- Do Monsteras Like To Be Misted To Grow Better?
- Why Do Fiddle Leaf Figs Get Leggy? & How to Fix It
- What Happens If You Cut The Top Off A Fiddle Leaf Fig? – With Helpful Tips
- Can a Jade Plant Grow Indoors Without Sunlight? – With Helpful Tips
- Do rubber trees have aerial roots? Yes! and people make living bridges with them!!
5. High Light. This refers to an environment when plants get direct sunlight shining through unshaded windows for 6+ hours daily. Mostly cacti, succulents, and flowering plants do best in these bright light conditions. But your best growers would be herbs and seedlings. But it does mean these areas are often warm, making plants dry out faster. Therefore, it’s important to check these plants more frequently and water when the soil is dry.
Now, despite that though, our eyes are actually waaaaay too good at adapting to light changes that we can’t really tell whether the light we’re giving our plants is good enough. So, this is where you can whip out your smartphones and download apps that are Lux Meters.
As a general guideline, here are the lux measurements corresponding to the following light levels indoors:
|Light Intensity Level||Lux Range (Approximate)||Foot-Candles Range|
|Low Light||215.3 – 2691||20-250|
|Medium Light||2691 – 10,764||250-1,000|
Note: The conversion factor used is 1 foot-candle ≈ 10.764 lux. Ftc used to be the most common illuminance measurement used in the US, but because Lux is becoming more widespread in most industries, it has quickly become the standard unit of illuminance instead. But both can still be used either way.
With that said, how can we tell what are the light requirements for each plant?
Light requirements for plants vary based on their natural habitats and growth needs. So here are some common indoor plants and their light requirements:
|Common Indoor Plants||Low Light||Medium Light||High Light|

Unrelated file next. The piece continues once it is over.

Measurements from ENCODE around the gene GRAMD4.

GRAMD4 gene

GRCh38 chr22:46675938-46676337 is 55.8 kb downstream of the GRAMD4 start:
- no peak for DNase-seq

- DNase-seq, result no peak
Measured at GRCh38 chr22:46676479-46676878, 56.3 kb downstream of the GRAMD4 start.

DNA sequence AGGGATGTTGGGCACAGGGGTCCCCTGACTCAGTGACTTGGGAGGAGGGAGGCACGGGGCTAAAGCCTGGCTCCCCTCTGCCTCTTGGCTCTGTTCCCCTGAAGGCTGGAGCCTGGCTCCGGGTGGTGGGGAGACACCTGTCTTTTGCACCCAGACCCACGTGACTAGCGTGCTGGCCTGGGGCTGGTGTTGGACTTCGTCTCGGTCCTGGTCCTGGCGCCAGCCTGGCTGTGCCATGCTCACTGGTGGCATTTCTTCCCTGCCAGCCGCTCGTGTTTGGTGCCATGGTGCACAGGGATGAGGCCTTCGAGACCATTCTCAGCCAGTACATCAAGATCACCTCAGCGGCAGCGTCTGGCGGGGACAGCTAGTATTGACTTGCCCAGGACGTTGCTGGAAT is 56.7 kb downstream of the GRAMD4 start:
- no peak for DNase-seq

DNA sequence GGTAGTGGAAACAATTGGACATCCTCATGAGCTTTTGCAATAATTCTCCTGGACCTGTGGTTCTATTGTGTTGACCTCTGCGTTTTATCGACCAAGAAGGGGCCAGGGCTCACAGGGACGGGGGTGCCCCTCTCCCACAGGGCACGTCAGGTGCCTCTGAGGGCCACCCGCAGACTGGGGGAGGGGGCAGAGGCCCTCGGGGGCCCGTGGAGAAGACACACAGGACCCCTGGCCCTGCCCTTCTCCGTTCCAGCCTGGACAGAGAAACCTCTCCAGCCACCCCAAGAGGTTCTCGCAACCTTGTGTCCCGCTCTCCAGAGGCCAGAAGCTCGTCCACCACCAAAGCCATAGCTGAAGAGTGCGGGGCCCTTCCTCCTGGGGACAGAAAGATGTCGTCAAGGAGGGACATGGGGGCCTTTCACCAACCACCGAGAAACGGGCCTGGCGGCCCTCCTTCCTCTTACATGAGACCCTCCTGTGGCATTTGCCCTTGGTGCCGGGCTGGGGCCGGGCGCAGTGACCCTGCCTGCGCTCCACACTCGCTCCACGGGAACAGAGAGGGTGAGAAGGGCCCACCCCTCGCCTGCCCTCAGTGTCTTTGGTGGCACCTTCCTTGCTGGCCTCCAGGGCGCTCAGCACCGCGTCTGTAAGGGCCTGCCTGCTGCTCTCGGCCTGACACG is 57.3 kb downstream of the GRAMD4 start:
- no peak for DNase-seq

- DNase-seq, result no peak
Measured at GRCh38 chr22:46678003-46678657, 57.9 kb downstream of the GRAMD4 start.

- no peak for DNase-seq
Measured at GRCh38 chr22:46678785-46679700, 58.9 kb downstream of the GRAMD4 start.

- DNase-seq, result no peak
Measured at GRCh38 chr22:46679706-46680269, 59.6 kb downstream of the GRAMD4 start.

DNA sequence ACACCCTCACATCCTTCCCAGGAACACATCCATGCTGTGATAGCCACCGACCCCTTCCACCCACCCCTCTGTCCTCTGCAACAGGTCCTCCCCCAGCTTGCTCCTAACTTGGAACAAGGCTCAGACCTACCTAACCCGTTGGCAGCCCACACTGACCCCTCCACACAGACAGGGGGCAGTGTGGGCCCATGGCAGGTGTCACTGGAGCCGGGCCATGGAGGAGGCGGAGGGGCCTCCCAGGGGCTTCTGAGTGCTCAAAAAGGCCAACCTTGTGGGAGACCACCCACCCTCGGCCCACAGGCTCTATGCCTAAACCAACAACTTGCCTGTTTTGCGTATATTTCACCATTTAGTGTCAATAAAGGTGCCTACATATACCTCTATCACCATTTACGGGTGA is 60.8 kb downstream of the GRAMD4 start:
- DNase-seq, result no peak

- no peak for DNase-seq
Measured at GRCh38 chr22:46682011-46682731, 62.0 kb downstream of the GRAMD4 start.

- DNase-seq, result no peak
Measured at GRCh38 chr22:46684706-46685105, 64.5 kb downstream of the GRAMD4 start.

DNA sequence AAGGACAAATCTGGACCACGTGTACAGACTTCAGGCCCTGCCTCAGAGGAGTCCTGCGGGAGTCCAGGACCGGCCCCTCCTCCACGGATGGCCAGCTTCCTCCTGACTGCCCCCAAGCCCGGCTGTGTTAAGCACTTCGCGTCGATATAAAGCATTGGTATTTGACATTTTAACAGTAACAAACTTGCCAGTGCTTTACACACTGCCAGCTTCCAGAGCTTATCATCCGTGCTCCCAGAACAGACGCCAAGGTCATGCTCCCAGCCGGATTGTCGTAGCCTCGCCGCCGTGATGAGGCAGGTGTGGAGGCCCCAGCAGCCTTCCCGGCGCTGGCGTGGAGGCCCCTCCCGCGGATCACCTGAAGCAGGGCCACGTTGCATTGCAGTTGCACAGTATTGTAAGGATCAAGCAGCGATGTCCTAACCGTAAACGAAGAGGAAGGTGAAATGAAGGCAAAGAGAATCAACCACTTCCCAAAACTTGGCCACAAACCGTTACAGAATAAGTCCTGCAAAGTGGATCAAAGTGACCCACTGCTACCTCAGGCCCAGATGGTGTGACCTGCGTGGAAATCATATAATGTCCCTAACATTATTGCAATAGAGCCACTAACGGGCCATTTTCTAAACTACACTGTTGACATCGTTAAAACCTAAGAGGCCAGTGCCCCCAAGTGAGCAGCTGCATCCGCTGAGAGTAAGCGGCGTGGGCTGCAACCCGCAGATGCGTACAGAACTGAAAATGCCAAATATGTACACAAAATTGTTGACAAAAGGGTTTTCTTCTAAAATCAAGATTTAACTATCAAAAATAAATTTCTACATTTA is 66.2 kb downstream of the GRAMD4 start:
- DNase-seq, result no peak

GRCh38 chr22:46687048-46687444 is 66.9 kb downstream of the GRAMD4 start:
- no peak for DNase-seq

|Cast iron plant||✔||✔|
|Fiddle Leaf Fig||✔||✔|
|Cacti & Succulents||✔|
Alright, now that you’re familiar with light terms and their typical measurements, let’s get into the various light placements you can position your plants in (Note: All windows in the following scenarios are considered unshaded with no obstructions indoors or outdoors, unless stated otherwise):
North-facing window light
When you place plants in this spot, it will only receive indirect light all day long. It’s very rare for direct light to stream through north-facing windows, especially in regions located in the northern hemisphere. The sun’s path doesn’t typically allow it, except possibly during the early morning or late evening during certain times of the year. What can I say – the sun doesn’t really shine where Santa lives, unfortunately.
For those living in southern parts of the world, it might be bright enough for some medium-light plants to grow in but most won’t thrive so expect slow growth. Despite that, it still provides a steady source of indirect light throughout the day, without the intensity and heat associated with natural light. So it’s best to keep low-light plants in this placement instead.